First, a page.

While working toward a career in occupational therapy, Lauren Kovach’s path took an unexpected turn back home when her grandmother Helen — the woman who helped raise her — was admitted to the hospital.
“I was terrified at the thought of losing her,” Lauren says. “Growing up, my grandma, my mom and me were inseparable.”
Helen spent 10 days in intensive care undergoing a battery of tests, which resulted in several diagnoses. All of the conditions were treatable except one — early-stage Alzheimer’s disease.
Lauren and her mother, Pat, left the hospital knowing they needed to take steps to care for the woman who spent most of her life caring for them. Lauren withdrew from college and Pat retired a year early from teaching.
“We said, ‘OK, now the roles are reversed and we’ll do whatever we have to do,’” Lauren recalls. “I wouldn’t have had it any other way.”
When Lauren was a little girl, Helen referred to her as “moe chupe, moe chupe,” Macedonian for “my girl, my girl.” One day after the diagnosis, Lauren turned to her grandmother and said, “You’re my chupe; you’re my girl.” The nickname, reflective of the love and care Lauren was returning to her grandmother, had come full circle.
As Helen’s cognition and memory declined, Lauren wanted to learn more about the disease causing these devastating symptoms. She set out looking for information. “Somehow I knew that purple was the color of Alzheimer’s awareness. I Googled ‘purple Alzheimer’s shirts’ and the Alzheimer’s Association was the top hit.”
Poring over the Association’s website at alz.org, Lauren learned about the Association’s Walk to End Alzheimer’s
and reached out to her local chapter. She’s been a volunteer, fundraiser and advocate ever since. The natural-born leader takes great pride in heading up the planning committee for her local Walk, which raises awareness and funds for Alzheimer’s care, support and research.
Reaching Out for Help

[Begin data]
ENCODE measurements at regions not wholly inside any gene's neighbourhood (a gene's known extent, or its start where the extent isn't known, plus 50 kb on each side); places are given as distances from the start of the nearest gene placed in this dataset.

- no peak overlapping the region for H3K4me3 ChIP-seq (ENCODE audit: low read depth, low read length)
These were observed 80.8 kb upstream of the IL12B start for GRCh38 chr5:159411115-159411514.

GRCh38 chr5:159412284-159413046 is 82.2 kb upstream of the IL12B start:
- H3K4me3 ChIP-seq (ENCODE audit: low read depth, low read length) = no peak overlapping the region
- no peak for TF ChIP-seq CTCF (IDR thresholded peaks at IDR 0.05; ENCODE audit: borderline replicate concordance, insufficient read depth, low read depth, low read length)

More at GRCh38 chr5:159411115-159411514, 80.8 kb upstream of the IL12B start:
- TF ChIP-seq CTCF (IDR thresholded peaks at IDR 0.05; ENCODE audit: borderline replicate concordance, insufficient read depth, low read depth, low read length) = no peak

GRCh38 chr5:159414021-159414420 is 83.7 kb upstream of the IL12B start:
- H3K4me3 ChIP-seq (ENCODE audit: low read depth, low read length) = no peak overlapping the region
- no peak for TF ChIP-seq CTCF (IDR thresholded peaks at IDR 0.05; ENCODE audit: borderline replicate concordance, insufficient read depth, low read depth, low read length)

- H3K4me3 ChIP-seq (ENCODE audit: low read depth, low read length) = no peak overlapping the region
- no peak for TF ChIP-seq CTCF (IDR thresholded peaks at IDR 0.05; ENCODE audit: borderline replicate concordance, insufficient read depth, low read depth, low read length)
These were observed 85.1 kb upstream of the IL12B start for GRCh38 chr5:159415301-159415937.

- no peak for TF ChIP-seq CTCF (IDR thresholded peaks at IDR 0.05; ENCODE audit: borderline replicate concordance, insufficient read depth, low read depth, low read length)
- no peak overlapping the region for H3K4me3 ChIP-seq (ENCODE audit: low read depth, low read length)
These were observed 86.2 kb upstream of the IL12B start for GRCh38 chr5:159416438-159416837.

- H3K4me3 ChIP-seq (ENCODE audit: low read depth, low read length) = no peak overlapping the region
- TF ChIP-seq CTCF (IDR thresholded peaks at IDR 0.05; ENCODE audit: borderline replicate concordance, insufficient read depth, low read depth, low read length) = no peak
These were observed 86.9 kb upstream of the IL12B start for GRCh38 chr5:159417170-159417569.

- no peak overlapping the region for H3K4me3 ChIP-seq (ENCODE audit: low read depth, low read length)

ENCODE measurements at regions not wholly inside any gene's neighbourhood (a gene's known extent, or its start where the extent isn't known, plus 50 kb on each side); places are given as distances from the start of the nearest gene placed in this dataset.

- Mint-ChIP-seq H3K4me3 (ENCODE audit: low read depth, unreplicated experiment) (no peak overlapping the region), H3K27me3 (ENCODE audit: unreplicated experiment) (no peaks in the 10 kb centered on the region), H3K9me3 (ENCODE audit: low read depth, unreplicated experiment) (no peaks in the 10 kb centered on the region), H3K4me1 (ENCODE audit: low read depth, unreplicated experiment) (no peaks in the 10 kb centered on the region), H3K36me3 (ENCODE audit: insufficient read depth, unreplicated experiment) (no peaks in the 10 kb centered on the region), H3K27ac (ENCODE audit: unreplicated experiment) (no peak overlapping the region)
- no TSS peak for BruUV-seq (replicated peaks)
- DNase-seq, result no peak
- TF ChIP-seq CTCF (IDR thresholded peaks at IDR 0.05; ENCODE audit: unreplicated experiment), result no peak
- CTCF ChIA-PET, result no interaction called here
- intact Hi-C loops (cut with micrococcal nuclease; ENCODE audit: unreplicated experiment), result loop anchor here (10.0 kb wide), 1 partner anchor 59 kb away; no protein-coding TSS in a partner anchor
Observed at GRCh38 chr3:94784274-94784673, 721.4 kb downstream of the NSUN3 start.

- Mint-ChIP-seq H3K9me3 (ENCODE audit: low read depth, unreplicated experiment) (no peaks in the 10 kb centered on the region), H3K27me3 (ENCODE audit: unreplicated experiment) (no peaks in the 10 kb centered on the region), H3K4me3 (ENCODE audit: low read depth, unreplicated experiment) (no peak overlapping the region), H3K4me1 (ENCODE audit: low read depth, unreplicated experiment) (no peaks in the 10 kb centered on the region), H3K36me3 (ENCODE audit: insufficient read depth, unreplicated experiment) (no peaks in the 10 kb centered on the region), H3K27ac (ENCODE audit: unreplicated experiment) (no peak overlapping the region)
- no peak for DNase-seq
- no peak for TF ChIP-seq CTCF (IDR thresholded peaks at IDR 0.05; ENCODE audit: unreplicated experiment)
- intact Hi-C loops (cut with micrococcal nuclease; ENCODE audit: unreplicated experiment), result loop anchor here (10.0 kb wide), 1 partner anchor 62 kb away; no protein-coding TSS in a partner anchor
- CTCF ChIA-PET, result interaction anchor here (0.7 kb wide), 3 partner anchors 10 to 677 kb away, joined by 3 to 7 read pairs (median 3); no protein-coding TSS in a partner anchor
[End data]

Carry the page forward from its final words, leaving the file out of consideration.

In 2017, Helen declined into the late stage of the disease. The mother-daughter team, who managed Helen’s care for more than 15 years, decided they needed the help of hospice care. By definition, hospice provides comfort to both the person dying and to the family, but Lauren and Pat experienced the opposite.
“I had a bad feeling right off the bat,” Lauren says. “The social worker talked to us for about an hour but not once sat with or visited my chupe.”
The next day there was another knock at the door. This time it was Adult Protective Services, responding to an abuse and neglect complaint filed against Lauren and Pat by the hospice care company. Stunned, they talked with the agent at length before he turned his attention to Helen. The pair was soon singing and clapping.
The agent offered reassurance on his way out. “If only everyone could be as loved as her,” he said. “Keep doing what you’re doing.”
Turning Challenge Into Opportunity
While the negative experience Lauren and Pat had is rare, hospice care is an ongoing topic of national conversation. In 2017, while attending the Alzheimer’s Association Advocacy Forum
in Washington, D.C., Lauren joined other advocates from around the country in asking legislators to support the Palliative Care and Hospice Education and Training Act (PCHETA). If passed, the legislation will increase the availability and quality of palliative and hospice care for those facing dementia through workforce training, education and awareness, and enhanced research.
Lauren’s story has inspired many, including PCHETA co-sponsor Sen. Debbie Stabenow (D-Mich.), who featured Lauren in a 2018 campaign ad. Lauren is motivated by the progress she’s helped to achieve, but isn’t satisfied. She’s determined to fulfill the promise she made to her grandmother before her death in June 2017.
“I crawled in bed and laid my head on her chest as she was taking her final breaths,” Lauren says. “I told her through tears that it was OK to go. And I promised her that I would never stop fighting for her, for the three of us, and the immeasurable bond we shared.”
ALZ: A magazine of the Alzheimer's Association
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